There have also been a series of upgrades in previous month’score sector growth. The data for August has been upgraded to (-7.3%) while the data for June has also been bettered to (-12.4%). That gives hope that the actual contraction in Sep-20 may be lesser than the currently stated (-0.8%).
From a business point of view, the core sector is extremely critical as it comprises 40.27% of the IIP, and therefore is an important high-frequency indicator for GDP growth. With the government ending the debate over “interest on interest” by footing the bill, it should hopefully pave the way for improved credit. That should be conducive for core sector growth in the coming months as there is better traction coming from bank lending coupled with lower interest yields.
The Eight-sector story: It is getting better and better
The core sector growth has always been the story of the 8 infrastructuresegments that constitute the core sector. It is surely getting better and better each month. For example, in the months of April and May, all the 8 core sectors showed negative growth. This improved with 1 sector growing positively in June and July. In Aug-20, we had 2 sectors showing positive growth. In September, that has improved to 3 sectors with a fantastic bounce shown by the coal sector. That is evident in the graph below.
How the Eight core sectors panned out in Sep-20
• Coal Sector (weight 10.33%) output saw +21.2% growth in Sep-20. With power sector demand building up and Coal India back in full production capacity, coal sector just built on the strengths of the previous month’s positive growth.
• Crude Oil (weight 8.98%) extraction fell (-6.0%)in Sep-20. Growth continues to be tepid due to weak crude oil prices. In fact, crude prices are driving the performance in 3 out of the 8 sectors in the core sector index.
• Natural Gas (weight 6.88%) production fell by (-10.6%)and is still looking very weak. The cuts in natural gas production deepened in September and the sharp cut in gas prices offered is likely to keep this sector under pressure.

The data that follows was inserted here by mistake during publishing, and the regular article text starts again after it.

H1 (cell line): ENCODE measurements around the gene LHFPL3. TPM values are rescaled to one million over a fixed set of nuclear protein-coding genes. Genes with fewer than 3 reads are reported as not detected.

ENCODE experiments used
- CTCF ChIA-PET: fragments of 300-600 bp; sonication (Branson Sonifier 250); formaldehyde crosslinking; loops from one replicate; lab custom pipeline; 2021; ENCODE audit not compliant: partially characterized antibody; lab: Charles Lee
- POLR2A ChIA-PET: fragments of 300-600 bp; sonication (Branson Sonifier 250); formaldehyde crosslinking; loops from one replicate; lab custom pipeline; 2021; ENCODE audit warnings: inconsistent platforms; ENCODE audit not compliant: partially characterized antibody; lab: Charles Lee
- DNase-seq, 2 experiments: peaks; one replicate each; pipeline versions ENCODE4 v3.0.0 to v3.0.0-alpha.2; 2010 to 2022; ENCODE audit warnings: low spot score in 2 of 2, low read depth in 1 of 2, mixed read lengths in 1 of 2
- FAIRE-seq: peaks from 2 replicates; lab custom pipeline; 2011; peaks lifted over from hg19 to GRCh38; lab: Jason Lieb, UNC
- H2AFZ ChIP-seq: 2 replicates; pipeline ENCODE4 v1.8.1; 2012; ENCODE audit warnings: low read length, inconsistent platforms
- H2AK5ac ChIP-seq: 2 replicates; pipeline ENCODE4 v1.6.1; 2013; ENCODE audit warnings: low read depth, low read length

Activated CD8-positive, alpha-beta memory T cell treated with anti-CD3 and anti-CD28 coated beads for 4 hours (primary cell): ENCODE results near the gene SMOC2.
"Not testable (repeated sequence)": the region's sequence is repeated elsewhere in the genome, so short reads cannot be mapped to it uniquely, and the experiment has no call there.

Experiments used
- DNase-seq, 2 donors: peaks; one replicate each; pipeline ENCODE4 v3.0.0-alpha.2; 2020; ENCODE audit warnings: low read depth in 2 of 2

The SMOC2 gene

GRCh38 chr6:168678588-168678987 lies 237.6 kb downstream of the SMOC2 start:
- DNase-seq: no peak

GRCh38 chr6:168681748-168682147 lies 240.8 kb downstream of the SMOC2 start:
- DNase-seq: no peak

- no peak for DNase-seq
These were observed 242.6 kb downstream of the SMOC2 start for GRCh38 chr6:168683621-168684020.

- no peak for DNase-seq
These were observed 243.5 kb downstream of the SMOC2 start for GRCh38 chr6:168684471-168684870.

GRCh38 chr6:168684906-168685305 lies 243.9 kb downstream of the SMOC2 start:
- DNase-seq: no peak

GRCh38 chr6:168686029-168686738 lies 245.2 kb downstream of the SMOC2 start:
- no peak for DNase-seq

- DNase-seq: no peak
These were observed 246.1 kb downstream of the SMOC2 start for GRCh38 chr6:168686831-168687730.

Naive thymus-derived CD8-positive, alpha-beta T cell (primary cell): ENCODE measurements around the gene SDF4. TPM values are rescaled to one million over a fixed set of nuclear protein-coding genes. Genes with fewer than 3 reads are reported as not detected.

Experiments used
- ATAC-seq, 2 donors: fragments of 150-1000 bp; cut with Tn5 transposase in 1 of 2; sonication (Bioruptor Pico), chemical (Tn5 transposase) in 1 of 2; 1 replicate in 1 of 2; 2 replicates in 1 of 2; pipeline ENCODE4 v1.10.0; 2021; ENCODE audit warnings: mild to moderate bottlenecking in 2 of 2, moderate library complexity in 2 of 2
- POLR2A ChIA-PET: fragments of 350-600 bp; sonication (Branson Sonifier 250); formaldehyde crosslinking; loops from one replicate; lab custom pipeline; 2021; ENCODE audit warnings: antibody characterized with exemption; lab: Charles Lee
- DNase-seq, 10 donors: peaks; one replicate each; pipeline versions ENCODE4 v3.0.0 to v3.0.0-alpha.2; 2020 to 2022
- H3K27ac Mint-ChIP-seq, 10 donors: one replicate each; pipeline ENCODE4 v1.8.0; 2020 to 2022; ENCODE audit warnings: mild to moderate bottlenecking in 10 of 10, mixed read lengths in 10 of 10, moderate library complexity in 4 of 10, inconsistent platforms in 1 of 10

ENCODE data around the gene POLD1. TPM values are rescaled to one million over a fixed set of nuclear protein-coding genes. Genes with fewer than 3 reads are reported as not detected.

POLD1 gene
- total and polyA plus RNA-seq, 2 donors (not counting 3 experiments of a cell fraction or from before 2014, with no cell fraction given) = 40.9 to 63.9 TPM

• Refinery Products (weight 28.04%) fell by (-9.5%) but is improving compared to Aug-20. Refineries have seen slow improvement in demand and they have been constrained by weak gross refining margins (GRMs) in the Singapore benchmark.
• Fertilizers (weight 2.63%);surprisingly declined by (-0.3%) after a few months of consistent positive growth. But that is more a cyclical phenomenon as post the Kharif season; the fertilizer output does see a cyclical downturn before the Rabi demand.
• Steel (weight 17.92%) saw a +0.9% growth in Sep-20. The improved demand from China and Vietnam as well as the traction from domestic demand is finally showing up in steel sector output. Steel matters as it has strong externalities.
• Cement (weight 5.37%) output was also weak falling by (-3.5%)in Sep-20. This is a sharp improvement over the previous months when the decline was typically in double digits. There is demand visibility from residential, business and infrastructure pockets.
• Electricity (weight 19.85%) generation increased by +3.7% reversing the past trend. This sector benefited from a resumption of businesses and factories and steady coal supply also helped thermal supply get back on track.
Core sector needs a boost from crude prices
If there is one factor that stands between the core sector and a full revival, it is crude oil prices. An improvement in crude prices will positively impact the oil extraction, refining and the natural gas sectors. These 3 sectors account for over 45% of the core sector and could also have significant downstream impact. The hydrocarbon segment of the core sector is nearly half in weight and that needs to pick up for core sector to turn positive. So, how does cumulative core sector look like now?
|Core Sector Growth (%)||3.8%||2.6%||4.9%||3.0%|
|Core Sector Growth (%)||4.8%||4.3%||4.4%||0.4%|
|Core Sector Growth (%)||-14.9%|
It does look like negative core sector growth in FY21 is inevitable. With the core sector down (-14.9%) after 6 months, positive recovery looks like a remote possibility. The bigger test will be how far the Indian economy can avert the damage of weak core sector in the months ahead. It is here that a stimulus can be a big helping hand.